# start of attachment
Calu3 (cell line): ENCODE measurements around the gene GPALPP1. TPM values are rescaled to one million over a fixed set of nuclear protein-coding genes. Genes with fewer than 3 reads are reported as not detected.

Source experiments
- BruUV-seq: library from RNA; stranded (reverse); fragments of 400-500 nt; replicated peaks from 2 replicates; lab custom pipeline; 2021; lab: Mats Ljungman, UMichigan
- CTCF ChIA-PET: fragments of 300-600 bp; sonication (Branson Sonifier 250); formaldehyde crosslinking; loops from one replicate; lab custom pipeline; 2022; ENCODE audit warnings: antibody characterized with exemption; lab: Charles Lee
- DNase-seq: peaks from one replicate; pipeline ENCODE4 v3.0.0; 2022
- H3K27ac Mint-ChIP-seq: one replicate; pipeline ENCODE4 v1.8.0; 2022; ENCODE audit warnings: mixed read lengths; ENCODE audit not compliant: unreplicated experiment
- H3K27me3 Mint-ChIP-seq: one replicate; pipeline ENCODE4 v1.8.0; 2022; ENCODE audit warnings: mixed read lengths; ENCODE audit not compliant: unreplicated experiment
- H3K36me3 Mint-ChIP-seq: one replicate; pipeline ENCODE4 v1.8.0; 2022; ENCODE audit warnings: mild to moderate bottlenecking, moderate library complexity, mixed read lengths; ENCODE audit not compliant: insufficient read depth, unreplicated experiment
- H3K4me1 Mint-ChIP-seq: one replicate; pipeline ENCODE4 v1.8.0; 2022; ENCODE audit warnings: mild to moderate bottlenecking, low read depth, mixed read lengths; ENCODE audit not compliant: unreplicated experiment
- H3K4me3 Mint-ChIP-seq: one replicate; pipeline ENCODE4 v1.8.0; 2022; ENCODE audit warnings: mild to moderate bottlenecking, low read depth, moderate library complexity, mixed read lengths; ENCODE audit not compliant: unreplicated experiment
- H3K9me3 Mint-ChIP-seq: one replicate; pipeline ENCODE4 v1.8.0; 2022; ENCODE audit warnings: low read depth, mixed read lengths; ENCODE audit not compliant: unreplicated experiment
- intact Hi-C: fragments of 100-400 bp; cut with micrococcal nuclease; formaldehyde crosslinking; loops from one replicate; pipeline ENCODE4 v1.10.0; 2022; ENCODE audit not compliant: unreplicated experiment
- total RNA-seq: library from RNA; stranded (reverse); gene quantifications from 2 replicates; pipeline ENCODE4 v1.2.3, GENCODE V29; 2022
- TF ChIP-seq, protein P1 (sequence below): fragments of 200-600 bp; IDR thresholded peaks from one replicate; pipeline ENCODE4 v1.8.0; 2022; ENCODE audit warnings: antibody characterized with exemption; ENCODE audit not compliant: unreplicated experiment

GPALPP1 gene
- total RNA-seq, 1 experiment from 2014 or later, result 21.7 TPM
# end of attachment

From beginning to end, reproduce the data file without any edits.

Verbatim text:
Calu3 (cell line): ENCODE measurements around the gene GPALPP1. TPM values are rescaled to one million over a fixed set of nuclear protein-coding genes. Genes with fewer than 3 reads are reported as not detected.

Source experiments
- BruUV-seq: library from RNA; stranded (reverse); fragments of 400-500 nt; replicated peaks from 2 replicates; lab custom pipeline; 2021; lab: Mats Ljungman, UMichigan
- CTCF ChIA-PET: fragments of 300-600 bp; sonication (Branson Sonifier 250); formaldehyde crosslinking; loops from one replicate; lab custom pipeline; 2022; ENCODE audit warnings: antibody characterized with exemption; lab: Charles Lee
- DNase-seq: peaks from one replicate; pipeline ENCODE4 v3.0.0; 2022
- H3K27ac Mint-ChIP-seq: one replicate; pipeline ENCODE4 v1.8.0; 2022; ENCODE audit warnings: mixed read lengths; ENCODE audit not compliant: unreplicated experiment
- H3K27me3 Mint-ChIP-seq: one replicate; pipeline ENCODE4 v1.8.0; 2022; ENCODE audit warnings: mixed read lengths; ENCODE audit not compliant: unreplicated experiment
- H3K36me3 Mint-ChIP-seq: one replicate; pipeline ENCODE4 v1.8.0; 2022; ENCODE audit warnings: mild to moderate bottlenecking, moderate library complexity, mixed read lengths; ENCODE audit not compliant: insufficient read depth, unreplicated experiment
- H3K4me1 Mint-ChIP-seq: one replicate; pipeline ENCODE4 v1.8.0; 2022; ENCODE audit warnings: mild to moderate bottlenecking, low read depth, mixed read lengths; ENCODE audit not compliant: unreplicated experiment
- H3K4me3 Mint-ChIP-seq: one replicate; pipeline ENCODE4 v1.8.0; 2022; ENCODE audit warnings: mild to moderate bottlenecking, low read depth, moderate library complexity, mixed read lengths; ENCODE audit not compliant: unreplicated experiment
- H3K9me3 Mint-ChIP-seq: one replicate; pipeline ENCODE4 v1.8.0; 2022; ENCODE audit warnings: low read depth, mixed read lengths; ENCODE audit not compliant: unreplicated experiment
- intact Hi-C: fragments of 100-400 bp; cut with micrococcal nuclease; formaldehyde crosslinking; loops from one replicate; pipeline ENCODE4 v1.10.0; 2022; ENCODE audit not compliant: unreplicated experiment
- total RNA-seq: library from RNA; stranded (reverse); gene quantifications from 2 replicates; pipeline ENCODE4 v1.2.3, GENCODE V29; 2022
- TF ChIP-seq, protein P1 (sequence below): fragments of 200-600 bp; IDR thresholded peaks from one replicate; pipeline ENCODE4 v1.8.0; 2022; ENCODE audit warnings: antibody characterized with exemption; ENCODE audit not compliant: unreplicated experiment

GPALPP1 gene
- total RNA-seq, 1 experiment from 2014 or later, result 21.7 TPM